Man for All Seasons pix
One of Europe's rising stars has a solution for every design need, from buildings to the bathroom sink. Now he's coming to the global marketplace
Sheila Kim-Jamet -- Interior Design, 7/1/2005 12:00:00 AM
A rendering of the architect's I'm Your Stamp sofa.
The hemicycle of the European Parliament in Brussels, Belgium.
The atrium of the European Parliament building.
A rendering for his CutUp prototype stackable chair.
The name might not ring a bell in the U.S., but in Europe, Belgian-born architect Michel Boucquillon is known as a wunderkind, garnering acclaim in 1988 when, at 26, he won a competition to design the European Parliament in Brussels, Belgium.
He created the overall plan and oversaw design of the facade, hemicycle, and atrium. Since then, his firm, Michel Boucquillon Workshop, has handled spaces ranging from a train station to stores in countries such as Belgium, France, and Italy.
Then, over the past three years, Boucquillon's interests took a fateful turn—product design. His Brussels office continued designing an average of 10 interiors a year, but he launched a product-design studio in Tuscany that's now credited with 50 creations. The most recent clients? Valli & Valli, Elma-Obreg and Technolux.
His latest Corian accessories prompted DuPont to invite him to present more—chairs, a sofa, a table—at this year's Salone del Mobile in Milan. With that broad introduction, Boucquillon is poised to sweep the global marketplace. On which household items will his name appear next? We sat down with the busy architect for a preview.
Where should we look next for your designs?
I'm developing products for several international firms, but it's too early to name them.
How about just telling us the types of products?
They include tableware, kitchen systems, and furniture.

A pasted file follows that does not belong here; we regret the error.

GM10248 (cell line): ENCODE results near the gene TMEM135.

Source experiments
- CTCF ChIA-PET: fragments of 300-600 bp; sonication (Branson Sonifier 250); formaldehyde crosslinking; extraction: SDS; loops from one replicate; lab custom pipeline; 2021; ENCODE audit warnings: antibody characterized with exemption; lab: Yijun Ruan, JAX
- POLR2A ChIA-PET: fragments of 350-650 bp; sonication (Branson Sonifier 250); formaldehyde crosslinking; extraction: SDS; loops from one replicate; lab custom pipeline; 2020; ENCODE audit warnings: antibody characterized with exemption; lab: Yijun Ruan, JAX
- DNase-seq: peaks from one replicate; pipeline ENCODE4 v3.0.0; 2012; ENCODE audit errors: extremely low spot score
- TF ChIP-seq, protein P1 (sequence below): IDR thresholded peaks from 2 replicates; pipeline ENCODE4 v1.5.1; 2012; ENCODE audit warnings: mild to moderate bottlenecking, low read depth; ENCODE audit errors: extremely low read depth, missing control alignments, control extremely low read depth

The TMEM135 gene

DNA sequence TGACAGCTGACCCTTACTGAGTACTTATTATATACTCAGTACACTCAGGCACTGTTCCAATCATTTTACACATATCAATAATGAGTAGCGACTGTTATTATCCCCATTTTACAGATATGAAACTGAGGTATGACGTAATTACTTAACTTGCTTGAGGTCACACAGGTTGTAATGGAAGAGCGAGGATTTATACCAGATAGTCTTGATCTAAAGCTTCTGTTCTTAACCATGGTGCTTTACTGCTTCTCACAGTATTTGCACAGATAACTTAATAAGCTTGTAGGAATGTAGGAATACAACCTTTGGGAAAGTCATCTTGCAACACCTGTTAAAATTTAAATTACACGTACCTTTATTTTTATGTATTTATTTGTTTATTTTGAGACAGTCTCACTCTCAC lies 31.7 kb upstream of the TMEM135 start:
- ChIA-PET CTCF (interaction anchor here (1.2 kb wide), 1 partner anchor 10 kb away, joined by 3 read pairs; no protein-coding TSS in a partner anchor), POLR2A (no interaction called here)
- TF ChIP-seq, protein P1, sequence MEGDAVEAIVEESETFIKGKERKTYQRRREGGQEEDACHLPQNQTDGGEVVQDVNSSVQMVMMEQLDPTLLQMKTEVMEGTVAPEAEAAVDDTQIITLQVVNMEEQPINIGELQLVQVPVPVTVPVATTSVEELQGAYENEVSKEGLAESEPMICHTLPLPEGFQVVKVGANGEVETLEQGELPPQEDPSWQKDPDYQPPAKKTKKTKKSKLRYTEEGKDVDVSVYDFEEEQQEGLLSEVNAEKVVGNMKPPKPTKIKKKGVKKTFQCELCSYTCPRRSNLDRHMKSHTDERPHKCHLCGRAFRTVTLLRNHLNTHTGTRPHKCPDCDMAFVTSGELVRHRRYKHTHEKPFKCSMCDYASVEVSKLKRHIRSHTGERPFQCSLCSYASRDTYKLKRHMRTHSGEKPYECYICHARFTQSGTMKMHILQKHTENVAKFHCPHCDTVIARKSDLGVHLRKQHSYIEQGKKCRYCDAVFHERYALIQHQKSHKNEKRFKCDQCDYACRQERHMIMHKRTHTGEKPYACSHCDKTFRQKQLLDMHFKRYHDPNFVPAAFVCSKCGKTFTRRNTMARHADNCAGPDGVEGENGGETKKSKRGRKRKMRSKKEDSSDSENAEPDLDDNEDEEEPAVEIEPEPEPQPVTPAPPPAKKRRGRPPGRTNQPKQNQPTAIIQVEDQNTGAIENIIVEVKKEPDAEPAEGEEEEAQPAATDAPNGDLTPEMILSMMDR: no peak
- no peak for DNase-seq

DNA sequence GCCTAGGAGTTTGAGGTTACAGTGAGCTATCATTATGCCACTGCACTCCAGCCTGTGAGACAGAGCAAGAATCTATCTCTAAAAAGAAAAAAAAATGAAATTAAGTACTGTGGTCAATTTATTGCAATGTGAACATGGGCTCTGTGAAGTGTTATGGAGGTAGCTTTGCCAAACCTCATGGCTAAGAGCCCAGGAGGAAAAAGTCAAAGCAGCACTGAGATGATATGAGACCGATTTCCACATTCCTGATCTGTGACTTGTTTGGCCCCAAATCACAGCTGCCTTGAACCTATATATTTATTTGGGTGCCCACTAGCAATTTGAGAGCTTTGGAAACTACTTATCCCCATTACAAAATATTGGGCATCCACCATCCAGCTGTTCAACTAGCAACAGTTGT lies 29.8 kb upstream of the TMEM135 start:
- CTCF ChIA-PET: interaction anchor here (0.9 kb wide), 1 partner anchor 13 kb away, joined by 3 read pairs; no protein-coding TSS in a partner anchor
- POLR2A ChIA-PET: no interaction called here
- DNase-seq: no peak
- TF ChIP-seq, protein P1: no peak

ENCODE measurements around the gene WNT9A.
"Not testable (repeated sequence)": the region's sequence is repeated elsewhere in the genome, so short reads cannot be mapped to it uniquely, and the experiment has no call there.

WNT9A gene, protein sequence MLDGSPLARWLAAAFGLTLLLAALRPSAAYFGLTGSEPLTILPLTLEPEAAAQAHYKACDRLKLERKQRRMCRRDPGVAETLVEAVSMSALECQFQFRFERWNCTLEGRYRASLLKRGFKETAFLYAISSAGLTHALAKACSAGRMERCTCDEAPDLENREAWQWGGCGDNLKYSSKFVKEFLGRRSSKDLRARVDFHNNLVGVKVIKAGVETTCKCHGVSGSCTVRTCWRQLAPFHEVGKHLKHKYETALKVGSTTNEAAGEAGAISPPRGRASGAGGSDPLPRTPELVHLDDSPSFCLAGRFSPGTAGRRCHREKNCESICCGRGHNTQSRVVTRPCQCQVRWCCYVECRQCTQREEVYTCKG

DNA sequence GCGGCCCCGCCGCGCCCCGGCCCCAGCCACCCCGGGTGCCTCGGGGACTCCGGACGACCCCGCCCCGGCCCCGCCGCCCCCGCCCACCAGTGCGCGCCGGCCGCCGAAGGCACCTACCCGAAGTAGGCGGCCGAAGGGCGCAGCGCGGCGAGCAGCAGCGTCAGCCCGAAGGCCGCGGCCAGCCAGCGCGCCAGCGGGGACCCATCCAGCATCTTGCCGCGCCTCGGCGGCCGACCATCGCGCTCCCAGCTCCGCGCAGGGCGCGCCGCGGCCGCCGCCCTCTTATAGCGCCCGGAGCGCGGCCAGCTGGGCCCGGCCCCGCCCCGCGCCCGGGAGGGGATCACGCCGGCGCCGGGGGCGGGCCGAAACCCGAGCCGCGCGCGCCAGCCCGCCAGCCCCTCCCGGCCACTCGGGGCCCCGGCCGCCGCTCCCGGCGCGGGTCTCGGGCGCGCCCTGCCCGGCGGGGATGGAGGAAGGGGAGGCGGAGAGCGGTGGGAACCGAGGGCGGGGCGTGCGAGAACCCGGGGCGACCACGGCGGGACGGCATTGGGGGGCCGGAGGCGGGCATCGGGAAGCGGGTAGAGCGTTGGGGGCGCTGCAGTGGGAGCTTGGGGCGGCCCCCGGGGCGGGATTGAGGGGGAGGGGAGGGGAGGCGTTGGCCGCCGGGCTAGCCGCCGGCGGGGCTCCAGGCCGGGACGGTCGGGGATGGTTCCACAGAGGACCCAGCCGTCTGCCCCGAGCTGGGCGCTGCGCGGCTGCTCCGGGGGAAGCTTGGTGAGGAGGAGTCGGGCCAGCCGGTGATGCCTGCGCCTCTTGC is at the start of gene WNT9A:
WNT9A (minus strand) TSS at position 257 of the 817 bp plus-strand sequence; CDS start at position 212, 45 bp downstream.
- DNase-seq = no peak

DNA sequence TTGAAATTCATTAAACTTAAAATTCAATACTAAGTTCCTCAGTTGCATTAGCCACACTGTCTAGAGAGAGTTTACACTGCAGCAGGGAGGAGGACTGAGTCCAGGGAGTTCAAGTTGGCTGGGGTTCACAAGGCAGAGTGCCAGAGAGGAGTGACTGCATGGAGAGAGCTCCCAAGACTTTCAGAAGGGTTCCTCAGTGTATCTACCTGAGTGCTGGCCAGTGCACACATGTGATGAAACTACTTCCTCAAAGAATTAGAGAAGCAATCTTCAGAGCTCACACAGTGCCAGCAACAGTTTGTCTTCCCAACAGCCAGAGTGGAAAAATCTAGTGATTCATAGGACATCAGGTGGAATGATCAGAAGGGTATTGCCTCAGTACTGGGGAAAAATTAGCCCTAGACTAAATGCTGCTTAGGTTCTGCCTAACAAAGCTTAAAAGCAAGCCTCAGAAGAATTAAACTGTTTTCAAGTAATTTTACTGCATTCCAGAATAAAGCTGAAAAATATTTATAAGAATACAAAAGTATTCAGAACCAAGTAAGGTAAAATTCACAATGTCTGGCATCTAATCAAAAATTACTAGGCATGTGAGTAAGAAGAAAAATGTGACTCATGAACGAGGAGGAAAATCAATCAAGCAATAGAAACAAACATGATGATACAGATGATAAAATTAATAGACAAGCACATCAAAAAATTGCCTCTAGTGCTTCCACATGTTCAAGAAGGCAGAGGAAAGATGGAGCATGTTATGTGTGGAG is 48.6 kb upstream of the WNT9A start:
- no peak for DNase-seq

What's already available for public consumption?
Valli & Valli's Slide collection of bathroom sinks with integrated accessories made from Corian. And a Belgian manufacturer, Aquamass, is producing my bathtub, called Strip. That's available in September.
What steps exactly led to your collaboration with Corian?
After seeing the Slide collection, they wanted to see other projects I had on the boards. Every year, DuPont holds presentations during the Milan fair, where designers push the limits of Corian. This year, I created furniture.
Having worked primarily as an architect for 20 years, why move into industrial design?
I've always been interested in it. In fact, when I worked on the European Parliament building, I was involved in all the little details, such as the benches inside the hemicycle—the main meeting room for the parliamentarians. Even the lamps, handles, and desks.
Many of your Milan prototypes are made from a single sheet of the material. Is that cost and manufacturing efficiency, or personal aesthetics?
Well, Corian is expensive. It's also important to get rid of joints for technical reasons—to make some of those pieces stronger.
But it's also my own design philosophy. I prefer simple and minimalist gestures. For example, my combination sink, mirror, and lamp for the bathroom forms one case piece. I believe all the different uses for a sink can be addressed in clean, pure lines.
Are your architecture and industrial designs closely related?
Architecture and product design are certainly related. The one dimension that's different is the context in which you have to construct something. With a building, you have to respect the surroundings. You wouldn't build the same way and with the same materials in Belgium as you would in, say, Italy. But I have the same design philosophy in both. I try to be as pure as possible, solving many things with one strong idea or form.
In a nutshell, what is your philosophy?
I'm all for a minimalist aesthetic, but also for creating an emotion. My design philosophy is about speaking to users subconsciously. For example, I've recently designed a prototype bathtub that's simple and clean, but also full, feminine, and inviting. It makes you just want to jump inside.
Do you think you'll ever leave architecture for product design?
No. My architecture practice is currently working on a lot of residences, mostly in Belgium. I'm also designing my own house in Lucca, Italy, with my wife, Donia Maaoui, who is also an architect. We purchased land full of olive trees for that site. It will be minimalist in design, of course.
You've advanced at a very young age for this field. When did you first know you'd become an architect?
Maybe 12 or 13, while living in the south of Belgium among a lot of farms. I was astonished at how farmland was neither designed nor planned. I went back home and shared my thoughts with my mother. Then I drew the "ideal farm"—my first time drawing walls on paper, rather than the other way around.